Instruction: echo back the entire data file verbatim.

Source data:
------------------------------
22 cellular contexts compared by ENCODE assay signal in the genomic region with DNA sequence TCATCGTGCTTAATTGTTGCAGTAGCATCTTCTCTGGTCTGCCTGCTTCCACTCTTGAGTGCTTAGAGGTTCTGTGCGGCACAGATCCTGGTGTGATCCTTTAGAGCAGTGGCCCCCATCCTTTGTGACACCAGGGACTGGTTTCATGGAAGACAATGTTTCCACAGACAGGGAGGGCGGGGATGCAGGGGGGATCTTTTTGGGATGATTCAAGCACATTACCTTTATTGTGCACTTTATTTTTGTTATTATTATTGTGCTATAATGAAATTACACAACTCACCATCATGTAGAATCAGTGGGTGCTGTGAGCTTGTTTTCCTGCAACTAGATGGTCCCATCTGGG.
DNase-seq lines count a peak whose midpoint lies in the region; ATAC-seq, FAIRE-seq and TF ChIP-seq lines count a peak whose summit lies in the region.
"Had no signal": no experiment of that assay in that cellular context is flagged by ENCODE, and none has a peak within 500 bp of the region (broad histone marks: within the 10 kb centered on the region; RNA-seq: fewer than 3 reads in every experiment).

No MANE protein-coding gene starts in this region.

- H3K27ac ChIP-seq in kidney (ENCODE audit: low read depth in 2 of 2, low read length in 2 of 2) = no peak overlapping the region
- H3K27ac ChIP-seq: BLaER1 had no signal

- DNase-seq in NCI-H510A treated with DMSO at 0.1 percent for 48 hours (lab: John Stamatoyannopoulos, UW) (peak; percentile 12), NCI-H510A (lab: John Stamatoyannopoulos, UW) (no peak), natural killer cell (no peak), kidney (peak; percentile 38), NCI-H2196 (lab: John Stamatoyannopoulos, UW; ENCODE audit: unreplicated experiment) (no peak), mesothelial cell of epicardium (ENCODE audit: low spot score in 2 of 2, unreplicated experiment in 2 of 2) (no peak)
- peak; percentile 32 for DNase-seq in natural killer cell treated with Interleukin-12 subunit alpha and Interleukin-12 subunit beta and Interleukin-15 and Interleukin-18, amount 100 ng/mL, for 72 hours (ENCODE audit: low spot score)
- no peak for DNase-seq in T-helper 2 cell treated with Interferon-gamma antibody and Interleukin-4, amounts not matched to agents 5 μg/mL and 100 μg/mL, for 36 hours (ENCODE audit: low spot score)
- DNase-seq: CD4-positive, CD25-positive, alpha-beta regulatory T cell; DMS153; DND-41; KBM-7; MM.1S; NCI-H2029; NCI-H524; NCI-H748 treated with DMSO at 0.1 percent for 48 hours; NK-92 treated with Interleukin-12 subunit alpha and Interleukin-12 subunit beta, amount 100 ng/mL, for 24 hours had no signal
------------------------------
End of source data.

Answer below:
22 cellular contexts compared by ENCODE assay signal in the genomic region with DNA sequence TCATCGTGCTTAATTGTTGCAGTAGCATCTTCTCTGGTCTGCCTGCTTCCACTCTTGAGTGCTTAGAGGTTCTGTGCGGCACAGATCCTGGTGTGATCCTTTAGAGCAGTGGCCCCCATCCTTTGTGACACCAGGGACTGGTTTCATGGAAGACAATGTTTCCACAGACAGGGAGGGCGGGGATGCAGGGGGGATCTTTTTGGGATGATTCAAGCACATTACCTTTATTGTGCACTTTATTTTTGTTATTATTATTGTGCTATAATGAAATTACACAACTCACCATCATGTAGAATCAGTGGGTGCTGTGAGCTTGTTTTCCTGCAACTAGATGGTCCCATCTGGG.
DNase-seq lines count a peak whose midpoint lies in the region; ATAC-seq, FAIRE-seq and TF ChIP-seq lines count a peak whose summit lies in the region.
"Had no signal": no experiment of that assay in that cellular context is flagged by ENCODE, and none has a peak within 500 bp of the region (broad histone marks: within the 10 kb centered on the region; RNA-seq: fewer than 3 reads in every experiment).

No MANE protein-coding gene starts in this region.

- H3K27ac ChIP-seq in kidney (ENCODE audit: low read depth in 2 of 2, low read length in 2 of 2) = no peak overlapping the region
- H3K27ac ChIP-seq: BLaER1 had no signal

- DNase-seq in NCI-H510A treated with DMSO at 0.1 percent for 48 hours (lab: John Stamatoyannopoulos, UW) (peak; percentile 12), NCI-H510A (lab: John Stamatoyannopoulos, UW) (no peak), natural killer cell (no peak), kidney (peak; percentile 38), NCI-H2196 (lab: John Stamatoyannopoulos, UW; ENCODE audit: unreplicated experiment) (no peak), mesothelial cell of epicardium (ENCODE audit: low spot score in 2 of 2, unreplicated experiment in 2 of 2) (no peak)
- peak; percentile 32 for DNase-seq in natural killer cell treated with Interleukin-12 subunit alpha and Interleukin-12 subunit beta and Interleukin-15 and Interleukin-18, amount 100 ng/mL, for 72 hours (ENCODE audit: low spot score)
- no peak for DNase-seq in T-helper 2 cell treated with Interferon-gamma antibody and Interleukin-4, amounts not matched to agents 5 μg/mL and 100 μg/mL, for 36 hours (ENCODE audit: low spot score)
- DNase-seq: CD4-positive, CD25-positive, alpha-beta regulatory T cell; DMS153; DND-41; KBM-7; MM.1S; NCI-H2029; NCI-H524; NCI-H748 treated with DMSO at 0.1 percent for 48 hours; NK-92 treated with Interleukin-12 subunit alpha and Interleukin-12 subunit beta, amount 100 ng/mL, for 24 hours had no signal